Cali Iso

California ISO Shows Dramatic Impact of Storage Added to the Grid

Sept. 15, 2021
Website displays notable battery trends, signaling unprecedented growth.

With historic amounts of battery storage connecting to the California Independent System Operator (ISO) grid this year, the public can now visually track the impact of batteries on electricity supply and demand in real time on the ISO’s website.

The website has featured a “Batteries trend” graph on its Today’s Outlook supply page since April 2018. At that time, peak output from batteries was no more than 50 MW, making it difficult to see any material charge and discharge of commercial scale storage on the system.

Since then, battery storage has reached about 1500 MW, with another 1500 MW expected by the end of the year, making the graph a dynamic and useful tool for seeing the contribution of storage on the grid. “No other grid in the country is adding battery storage at the rate that California is,” said Gabe Murtaugh, the ISO’s storage sector manager for Market and Infrastructure Policy. “New storage resources create new challenges for grid operators, because there is substantial work that needs to be done to properly price and model these resources in our markets. It is very exciting to be at the forefront of this energy transformation.”

A year ago, the ISO had around 550 megawatts (MW) of lithium-ion battery storage on its system. The addition of roughly 1000 MW this year reinforces grid reliability while supporting state goals of advancing toward a carbon-free electricity system by 2045. The “Batteries trend” graph is a clear demonstration of the growth of battery storage and paints a much more powerful picture today than it did just last year.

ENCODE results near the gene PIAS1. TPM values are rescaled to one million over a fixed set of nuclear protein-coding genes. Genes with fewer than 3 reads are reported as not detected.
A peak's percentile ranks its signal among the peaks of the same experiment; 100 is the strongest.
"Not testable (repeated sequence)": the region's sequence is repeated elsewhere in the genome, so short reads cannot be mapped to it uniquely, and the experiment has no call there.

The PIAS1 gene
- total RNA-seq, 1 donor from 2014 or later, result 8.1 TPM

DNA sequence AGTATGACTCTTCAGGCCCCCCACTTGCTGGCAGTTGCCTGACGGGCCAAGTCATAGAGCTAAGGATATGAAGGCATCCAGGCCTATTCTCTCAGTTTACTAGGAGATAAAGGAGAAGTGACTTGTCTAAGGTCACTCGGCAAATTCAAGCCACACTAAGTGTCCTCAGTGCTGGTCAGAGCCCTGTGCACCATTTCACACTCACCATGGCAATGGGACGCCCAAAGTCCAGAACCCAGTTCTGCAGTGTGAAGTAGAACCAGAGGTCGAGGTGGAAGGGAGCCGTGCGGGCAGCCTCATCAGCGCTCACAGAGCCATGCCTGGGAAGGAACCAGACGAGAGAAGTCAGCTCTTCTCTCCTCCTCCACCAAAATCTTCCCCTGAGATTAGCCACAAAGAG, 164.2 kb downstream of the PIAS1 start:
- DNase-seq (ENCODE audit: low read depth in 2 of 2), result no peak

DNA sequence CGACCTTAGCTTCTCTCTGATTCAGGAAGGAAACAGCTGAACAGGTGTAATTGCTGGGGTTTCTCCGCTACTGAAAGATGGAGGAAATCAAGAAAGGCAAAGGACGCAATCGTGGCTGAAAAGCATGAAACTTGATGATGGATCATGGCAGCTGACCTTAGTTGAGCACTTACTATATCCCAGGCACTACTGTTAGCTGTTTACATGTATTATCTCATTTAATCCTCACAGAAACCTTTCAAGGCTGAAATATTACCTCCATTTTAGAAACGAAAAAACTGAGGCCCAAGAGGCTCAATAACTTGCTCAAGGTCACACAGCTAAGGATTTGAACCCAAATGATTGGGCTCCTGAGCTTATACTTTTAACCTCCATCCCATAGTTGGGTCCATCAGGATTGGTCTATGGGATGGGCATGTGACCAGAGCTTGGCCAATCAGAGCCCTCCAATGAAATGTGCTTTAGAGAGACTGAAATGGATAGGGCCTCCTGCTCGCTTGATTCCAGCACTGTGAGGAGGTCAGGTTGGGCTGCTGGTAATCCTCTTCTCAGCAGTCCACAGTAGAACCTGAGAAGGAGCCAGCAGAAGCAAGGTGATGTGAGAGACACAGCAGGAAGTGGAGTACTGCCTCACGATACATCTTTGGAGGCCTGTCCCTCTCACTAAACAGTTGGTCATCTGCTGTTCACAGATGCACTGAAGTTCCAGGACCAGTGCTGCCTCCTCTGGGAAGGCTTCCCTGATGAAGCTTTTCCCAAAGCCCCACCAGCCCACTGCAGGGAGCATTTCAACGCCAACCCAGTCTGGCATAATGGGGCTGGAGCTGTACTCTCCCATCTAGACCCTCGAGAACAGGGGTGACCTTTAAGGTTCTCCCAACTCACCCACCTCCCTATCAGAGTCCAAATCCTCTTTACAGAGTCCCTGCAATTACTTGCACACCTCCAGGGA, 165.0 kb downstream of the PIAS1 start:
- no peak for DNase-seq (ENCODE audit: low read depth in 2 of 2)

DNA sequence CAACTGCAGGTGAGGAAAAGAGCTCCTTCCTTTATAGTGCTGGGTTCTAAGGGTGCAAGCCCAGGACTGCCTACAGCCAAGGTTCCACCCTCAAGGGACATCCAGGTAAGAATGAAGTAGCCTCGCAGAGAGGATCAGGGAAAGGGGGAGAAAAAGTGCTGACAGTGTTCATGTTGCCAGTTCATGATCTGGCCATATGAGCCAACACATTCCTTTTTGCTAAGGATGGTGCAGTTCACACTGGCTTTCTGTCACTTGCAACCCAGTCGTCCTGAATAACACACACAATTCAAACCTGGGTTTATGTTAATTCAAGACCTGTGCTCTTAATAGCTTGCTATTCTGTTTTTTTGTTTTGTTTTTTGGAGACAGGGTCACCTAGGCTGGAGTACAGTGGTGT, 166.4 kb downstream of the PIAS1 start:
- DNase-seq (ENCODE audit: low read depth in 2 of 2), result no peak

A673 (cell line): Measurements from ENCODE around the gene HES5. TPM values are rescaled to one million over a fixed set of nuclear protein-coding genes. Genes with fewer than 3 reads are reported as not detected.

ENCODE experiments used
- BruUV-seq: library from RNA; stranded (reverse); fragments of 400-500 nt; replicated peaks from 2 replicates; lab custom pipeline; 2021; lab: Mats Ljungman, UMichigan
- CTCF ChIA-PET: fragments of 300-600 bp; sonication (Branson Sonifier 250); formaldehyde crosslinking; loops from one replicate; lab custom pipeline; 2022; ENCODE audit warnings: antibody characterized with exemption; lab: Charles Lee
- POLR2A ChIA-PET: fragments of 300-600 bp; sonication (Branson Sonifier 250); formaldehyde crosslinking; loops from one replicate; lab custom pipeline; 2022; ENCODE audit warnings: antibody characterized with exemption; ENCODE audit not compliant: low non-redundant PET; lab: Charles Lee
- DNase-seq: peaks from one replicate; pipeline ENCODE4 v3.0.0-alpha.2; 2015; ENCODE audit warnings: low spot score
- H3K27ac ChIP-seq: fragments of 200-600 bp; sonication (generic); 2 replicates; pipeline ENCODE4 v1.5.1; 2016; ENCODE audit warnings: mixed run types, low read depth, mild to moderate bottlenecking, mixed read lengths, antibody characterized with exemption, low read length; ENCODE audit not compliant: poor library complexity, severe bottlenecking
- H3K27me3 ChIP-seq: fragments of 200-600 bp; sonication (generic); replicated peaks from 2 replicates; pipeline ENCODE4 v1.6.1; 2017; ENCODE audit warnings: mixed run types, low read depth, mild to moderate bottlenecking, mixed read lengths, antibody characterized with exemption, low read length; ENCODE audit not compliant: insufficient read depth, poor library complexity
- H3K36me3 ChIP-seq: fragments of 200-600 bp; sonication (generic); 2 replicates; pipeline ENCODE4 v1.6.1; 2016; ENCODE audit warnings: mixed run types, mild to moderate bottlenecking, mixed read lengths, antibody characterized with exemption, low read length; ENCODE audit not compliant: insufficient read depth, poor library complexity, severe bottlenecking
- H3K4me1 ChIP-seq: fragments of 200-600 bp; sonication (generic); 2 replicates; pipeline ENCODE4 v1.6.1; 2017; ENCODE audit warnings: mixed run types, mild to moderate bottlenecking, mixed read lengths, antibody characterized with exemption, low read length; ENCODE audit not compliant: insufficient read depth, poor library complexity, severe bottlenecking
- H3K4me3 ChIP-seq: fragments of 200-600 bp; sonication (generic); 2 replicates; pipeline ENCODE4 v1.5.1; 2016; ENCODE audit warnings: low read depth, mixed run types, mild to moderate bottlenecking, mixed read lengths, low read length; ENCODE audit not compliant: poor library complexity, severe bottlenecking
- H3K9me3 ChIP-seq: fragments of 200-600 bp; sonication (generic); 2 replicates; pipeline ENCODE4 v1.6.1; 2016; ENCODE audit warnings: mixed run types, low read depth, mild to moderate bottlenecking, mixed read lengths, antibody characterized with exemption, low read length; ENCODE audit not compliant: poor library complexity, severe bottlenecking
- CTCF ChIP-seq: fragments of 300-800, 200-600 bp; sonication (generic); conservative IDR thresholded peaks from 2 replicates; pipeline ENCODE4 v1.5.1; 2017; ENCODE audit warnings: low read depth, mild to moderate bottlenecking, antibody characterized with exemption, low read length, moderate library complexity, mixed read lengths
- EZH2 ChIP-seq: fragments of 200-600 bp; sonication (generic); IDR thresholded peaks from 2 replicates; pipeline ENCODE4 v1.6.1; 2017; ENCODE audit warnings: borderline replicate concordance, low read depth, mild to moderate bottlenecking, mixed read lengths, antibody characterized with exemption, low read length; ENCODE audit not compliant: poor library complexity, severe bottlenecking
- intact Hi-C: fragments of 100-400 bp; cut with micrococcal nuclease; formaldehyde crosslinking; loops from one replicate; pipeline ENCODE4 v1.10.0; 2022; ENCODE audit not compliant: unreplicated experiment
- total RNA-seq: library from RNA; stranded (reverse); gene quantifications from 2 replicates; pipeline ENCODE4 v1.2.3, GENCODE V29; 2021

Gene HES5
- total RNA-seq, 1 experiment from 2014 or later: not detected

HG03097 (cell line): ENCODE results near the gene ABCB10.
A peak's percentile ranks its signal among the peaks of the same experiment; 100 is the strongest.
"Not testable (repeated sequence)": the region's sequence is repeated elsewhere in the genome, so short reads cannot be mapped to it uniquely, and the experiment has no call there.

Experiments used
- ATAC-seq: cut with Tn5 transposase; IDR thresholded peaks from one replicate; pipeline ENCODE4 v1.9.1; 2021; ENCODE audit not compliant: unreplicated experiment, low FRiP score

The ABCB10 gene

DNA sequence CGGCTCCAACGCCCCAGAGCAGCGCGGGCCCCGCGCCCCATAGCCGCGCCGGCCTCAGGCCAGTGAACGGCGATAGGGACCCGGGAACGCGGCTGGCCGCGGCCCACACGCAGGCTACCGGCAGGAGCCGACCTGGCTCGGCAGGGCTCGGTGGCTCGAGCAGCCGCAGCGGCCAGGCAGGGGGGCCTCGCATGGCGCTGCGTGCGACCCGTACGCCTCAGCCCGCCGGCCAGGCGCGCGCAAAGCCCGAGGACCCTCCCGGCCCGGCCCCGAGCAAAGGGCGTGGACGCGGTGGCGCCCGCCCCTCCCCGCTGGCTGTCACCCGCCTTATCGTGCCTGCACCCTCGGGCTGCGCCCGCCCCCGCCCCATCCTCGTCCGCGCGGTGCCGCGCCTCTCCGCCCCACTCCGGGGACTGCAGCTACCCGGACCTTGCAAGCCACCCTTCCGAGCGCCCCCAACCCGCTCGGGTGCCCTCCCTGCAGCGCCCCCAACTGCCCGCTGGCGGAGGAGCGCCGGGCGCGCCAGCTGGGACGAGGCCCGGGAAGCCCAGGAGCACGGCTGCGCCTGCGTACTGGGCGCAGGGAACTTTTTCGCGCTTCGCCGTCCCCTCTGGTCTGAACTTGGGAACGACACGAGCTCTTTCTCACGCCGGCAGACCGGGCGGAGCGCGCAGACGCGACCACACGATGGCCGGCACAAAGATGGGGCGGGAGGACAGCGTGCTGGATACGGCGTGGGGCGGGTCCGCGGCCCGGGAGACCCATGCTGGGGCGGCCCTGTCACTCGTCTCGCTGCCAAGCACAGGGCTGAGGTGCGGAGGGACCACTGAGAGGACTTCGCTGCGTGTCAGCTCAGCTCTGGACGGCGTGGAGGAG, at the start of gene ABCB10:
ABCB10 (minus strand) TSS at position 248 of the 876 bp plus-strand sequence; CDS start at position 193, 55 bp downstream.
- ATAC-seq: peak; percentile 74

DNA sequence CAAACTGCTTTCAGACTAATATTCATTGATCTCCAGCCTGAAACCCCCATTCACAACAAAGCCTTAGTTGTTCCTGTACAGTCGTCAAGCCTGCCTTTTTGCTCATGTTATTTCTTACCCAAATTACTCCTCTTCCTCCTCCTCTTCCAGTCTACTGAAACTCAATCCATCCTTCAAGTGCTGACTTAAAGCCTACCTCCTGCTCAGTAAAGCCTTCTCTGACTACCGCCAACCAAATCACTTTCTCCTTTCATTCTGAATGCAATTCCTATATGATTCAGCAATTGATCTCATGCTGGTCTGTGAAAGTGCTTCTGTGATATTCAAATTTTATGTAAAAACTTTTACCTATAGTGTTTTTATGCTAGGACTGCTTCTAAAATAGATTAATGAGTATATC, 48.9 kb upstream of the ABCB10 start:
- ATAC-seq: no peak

The pace and volume of new storage capacity is requiring the ISO’s grid operators to quickly learn grid management strategies and tools to best integrate the new technology, Murtaugh said.

“But our grid operators are up to the task,” he added. “This is not dissimilar from the situation they faced about 10 years ago when large amounts of new solar resources were interconnecting.”

Typically, battery storage assets charge during the day, when solar energy is abundant and prices are low, and discharged in the late afternoon and evening hours, when solar resources are going offline and demand for electricity is still high because of hot weather.

The current amount of lithium-ion batteries connected to the grid are capable of powering about 1.1 million homes for four hours before needing to be recharged. The graph shows batteries on the system, which could be either charging or discharging, for each five-minute interval throughout the day. The supply page also features graphs showing other sources of power available to the grid, including electricity imported from outside our balancing authority.

So far this summer, the additional storage has helped grid operators keep the system balanced in the face of growing impacts from climate change, including major wildfires, more frequent extreme weather conditions and reduced hydro power from the prolonged drought in California and the West.

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